Shaped semi-solid articles
The invention relates to the formation of a semi-solid article by providing a mixture of monomeric aliphalic or aliphatic polyhydroxy compound and the polymeric polyhydroxy compound which is insoluble in the polyhydroxy compound at room temperature, but is soluble therein at elevated temperatures, forming shaped article from said mixture, heating the shaped article so formed so that the polymeric polyhydroxy compound dissolves in a monomeric polyhydroxy compound and cooling the shaped article while maintaining the shape thereof. This produces a semi-solid material which behaves like a solid in the sense that it retains its shape in the absence of chemical stress and resists deformation if mechanical stress is applied and exhibits elasticity if deformed and is restored in a substantial degree to its original shape if mechanical stress causing the deformation is released. It has been found that these semi-solid articles so formed are hydrophilic in that the material is capable of absorbing water or aqueous solution in substantial amounts. The invention also includes slow release device incorporating the semi-solid article produced by the method of the invention.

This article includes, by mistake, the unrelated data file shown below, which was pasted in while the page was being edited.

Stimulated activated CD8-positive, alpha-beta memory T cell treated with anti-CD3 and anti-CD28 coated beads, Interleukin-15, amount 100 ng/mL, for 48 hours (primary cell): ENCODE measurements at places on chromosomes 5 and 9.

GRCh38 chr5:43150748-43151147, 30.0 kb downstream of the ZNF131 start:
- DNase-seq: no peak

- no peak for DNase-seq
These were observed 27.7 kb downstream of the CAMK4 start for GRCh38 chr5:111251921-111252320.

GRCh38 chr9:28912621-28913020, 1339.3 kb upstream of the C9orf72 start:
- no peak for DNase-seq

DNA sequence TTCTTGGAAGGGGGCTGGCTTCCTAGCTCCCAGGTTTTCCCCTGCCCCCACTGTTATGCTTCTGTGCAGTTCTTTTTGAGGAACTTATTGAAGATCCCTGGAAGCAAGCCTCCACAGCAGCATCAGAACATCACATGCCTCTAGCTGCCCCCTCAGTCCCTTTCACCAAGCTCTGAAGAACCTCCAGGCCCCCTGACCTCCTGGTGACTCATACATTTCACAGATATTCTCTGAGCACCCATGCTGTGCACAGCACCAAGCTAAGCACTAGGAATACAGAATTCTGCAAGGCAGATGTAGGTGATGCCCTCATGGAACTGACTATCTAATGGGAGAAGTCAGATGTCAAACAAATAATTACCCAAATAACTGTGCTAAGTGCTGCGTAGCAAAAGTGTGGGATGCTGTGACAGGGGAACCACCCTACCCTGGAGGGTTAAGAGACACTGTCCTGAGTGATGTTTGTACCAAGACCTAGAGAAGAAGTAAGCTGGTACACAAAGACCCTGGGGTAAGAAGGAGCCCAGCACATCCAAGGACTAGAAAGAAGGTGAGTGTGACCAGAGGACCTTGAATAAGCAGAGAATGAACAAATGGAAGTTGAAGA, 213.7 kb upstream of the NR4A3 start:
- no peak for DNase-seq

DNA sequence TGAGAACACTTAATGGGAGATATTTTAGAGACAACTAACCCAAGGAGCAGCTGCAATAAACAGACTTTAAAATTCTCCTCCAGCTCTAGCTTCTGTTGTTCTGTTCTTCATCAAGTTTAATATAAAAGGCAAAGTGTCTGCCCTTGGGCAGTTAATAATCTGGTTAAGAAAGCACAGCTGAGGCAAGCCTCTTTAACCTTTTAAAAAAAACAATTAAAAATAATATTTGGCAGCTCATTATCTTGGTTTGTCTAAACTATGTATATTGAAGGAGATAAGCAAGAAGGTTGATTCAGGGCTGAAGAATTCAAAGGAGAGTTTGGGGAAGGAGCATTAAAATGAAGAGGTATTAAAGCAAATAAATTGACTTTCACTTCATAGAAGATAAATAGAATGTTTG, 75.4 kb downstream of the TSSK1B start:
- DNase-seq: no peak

The present invention relates to semi-solid shaped articles and to a method for producing them. The present invention has particular reference to the production of hydrophilic semi-solid and translucent shaped articles stable at temperatures greater than 100.degree. C.
According to the present invention, there is provided a method of forming a semi-solid shaped article which method comprises
(a) forming a mixture comprising
(i) a monomeric alicyclic or aliphatic polyhydroxy compound having a ratio between hydroxy groups and carbon atoms of at least 1:4, with